Such cess has been capped at 135 per cent in case of paan masala, Rs 4,170 per thousand cigarettes sticks or 290 per cent ad valorem, Rs 400 per tonne on coal and 15 per cent on aerated water and luxury cars.
Compensation will be paid bi-monthly and the amount due would be calculated after considering a 14 per cent growth rate in taxes over the base year of 2015-16.
Touted as the biggest taxation reform since independence, GST is expected to boost GDP growth by up to 2 per cent. The government proposes to roll out GST by July 1.
"The Integrated Goods and Services tax Bill provides for ...tax on all inter-state supplies of goods and services or both except supply of alcoholic liquor for human consumption at a rate to be notified not exceeding 40 per cent, as recommended by the GST Council," said the statements of objects and reasons of the IGST bill.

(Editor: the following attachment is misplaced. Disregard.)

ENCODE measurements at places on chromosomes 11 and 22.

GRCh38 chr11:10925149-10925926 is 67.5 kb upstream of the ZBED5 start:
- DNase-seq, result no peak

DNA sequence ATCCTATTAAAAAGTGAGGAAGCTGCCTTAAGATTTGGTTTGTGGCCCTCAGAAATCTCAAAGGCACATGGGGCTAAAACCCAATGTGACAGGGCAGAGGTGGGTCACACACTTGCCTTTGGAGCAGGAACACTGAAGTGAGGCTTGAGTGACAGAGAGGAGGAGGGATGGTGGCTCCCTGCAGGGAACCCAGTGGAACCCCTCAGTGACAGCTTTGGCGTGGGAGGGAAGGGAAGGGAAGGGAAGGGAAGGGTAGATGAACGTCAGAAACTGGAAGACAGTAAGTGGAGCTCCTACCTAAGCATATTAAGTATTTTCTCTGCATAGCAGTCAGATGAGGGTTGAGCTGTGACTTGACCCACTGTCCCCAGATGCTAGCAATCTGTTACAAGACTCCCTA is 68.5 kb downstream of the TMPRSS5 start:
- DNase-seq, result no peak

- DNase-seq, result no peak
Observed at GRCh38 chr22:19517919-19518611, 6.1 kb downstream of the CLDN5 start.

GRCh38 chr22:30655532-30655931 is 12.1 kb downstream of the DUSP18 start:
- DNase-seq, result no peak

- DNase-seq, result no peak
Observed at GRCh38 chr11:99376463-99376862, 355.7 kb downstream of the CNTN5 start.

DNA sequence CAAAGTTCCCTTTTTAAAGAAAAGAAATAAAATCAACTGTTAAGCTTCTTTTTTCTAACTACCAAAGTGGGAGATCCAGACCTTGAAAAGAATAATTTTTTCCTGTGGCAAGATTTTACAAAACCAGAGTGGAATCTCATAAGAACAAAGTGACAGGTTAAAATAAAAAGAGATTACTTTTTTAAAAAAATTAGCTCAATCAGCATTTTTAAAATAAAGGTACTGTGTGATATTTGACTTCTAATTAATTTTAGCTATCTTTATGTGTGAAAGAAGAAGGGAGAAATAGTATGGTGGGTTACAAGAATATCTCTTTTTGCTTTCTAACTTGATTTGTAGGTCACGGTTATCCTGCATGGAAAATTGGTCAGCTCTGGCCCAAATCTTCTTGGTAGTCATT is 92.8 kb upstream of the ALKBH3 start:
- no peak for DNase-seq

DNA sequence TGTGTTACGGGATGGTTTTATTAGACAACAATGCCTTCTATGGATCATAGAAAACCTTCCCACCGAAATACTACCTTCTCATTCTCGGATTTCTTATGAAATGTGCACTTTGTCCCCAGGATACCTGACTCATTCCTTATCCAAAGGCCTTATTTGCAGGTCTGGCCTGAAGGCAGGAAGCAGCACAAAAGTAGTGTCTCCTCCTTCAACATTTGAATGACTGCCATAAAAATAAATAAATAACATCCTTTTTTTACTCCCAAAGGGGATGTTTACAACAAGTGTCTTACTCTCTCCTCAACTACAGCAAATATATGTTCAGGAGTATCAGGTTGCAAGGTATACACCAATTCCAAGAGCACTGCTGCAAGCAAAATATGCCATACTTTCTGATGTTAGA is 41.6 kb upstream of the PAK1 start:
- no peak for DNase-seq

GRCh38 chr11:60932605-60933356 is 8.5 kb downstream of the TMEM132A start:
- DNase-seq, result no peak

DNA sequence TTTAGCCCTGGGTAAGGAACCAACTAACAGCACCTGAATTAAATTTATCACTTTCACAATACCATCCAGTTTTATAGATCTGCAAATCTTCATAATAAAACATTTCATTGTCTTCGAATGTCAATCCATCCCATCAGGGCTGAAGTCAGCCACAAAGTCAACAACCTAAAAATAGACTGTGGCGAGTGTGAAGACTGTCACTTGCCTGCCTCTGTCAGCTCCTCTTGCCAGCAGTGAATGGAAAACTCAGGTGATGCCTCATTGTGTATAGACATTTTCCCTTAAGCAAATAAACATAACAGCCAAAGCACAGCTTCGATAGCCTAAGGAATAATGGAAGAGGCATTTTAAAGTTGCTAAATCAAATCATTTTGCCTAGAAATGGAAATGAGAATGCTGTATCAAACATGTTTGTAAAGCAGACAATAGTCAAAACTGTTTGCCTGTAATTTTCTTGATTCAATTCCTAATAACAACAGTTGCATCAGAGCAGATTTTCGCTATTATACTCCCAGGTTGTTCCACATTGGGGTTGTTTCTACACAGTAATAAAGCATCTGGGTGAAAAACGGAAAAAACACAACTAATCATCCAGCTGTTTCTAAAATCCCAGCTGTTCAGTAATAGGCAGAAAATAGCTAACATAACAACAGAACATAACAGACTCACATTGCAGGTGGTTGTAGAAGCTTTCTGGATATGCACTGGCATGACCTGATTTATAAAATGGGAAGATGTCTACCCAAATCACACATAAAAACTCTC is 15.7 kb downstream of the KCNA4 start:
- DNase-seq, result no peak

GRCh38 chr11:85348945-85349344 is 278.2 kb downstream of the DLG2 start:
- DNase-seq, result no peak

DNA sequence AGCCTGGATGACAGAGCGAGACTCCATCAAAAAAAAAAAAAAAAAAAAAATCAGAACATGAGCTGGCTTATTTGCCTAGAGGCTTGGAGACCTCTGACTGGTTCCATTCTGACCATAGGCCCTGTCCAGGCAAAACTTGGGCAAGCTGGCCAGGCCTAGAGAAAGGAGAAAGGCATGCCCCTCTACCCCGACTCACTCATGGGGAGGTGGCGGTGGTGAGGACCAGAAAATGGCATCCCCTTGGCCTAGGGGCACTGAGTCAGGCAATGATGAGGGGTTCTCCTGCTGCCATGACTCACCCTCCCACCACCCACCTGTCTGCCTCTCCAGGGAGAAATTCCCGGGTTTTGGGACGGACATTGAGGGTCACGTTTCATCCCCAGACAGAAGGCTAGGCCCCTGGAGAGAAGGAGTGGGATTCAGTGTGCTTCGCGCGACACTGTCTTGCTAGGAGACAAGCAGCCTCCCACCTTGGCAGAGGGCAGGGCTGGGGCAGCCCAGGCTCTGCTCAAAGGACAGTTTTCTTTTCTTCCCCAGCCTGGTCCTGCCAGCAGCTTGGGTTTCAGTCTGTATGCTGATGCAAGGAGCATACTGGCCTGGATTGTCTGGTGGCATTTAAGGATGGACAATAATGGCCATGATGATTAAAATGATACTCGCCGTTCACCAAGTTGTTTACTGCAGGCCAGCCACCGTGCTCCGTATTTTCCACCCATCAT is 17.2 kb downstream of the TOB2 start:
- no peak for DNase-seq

The 40 per cent would be apportioned equally between the Centre and the states.
As Jaitley introduced the bills in the Lok Sabha, Opposition, Congress and TMC, protested saying it was not listed in today's agenda for the House.
Minister of State for Parliamentary Affairs S S Ahluwalia said the bills were uploaded on the government website on the midnight of Friday.
The Opposition MPs, however, took strong objection saying how could the government expect the members to check the website at midnight and why the issue was not discussed at the meeting of Business Advisory Committee last week.
Dismissing the opposition objections, Speaker Sumitra Mahajan said the bills were sent to the MPs on Saturday morning and there was nothing wrong in these being tabled.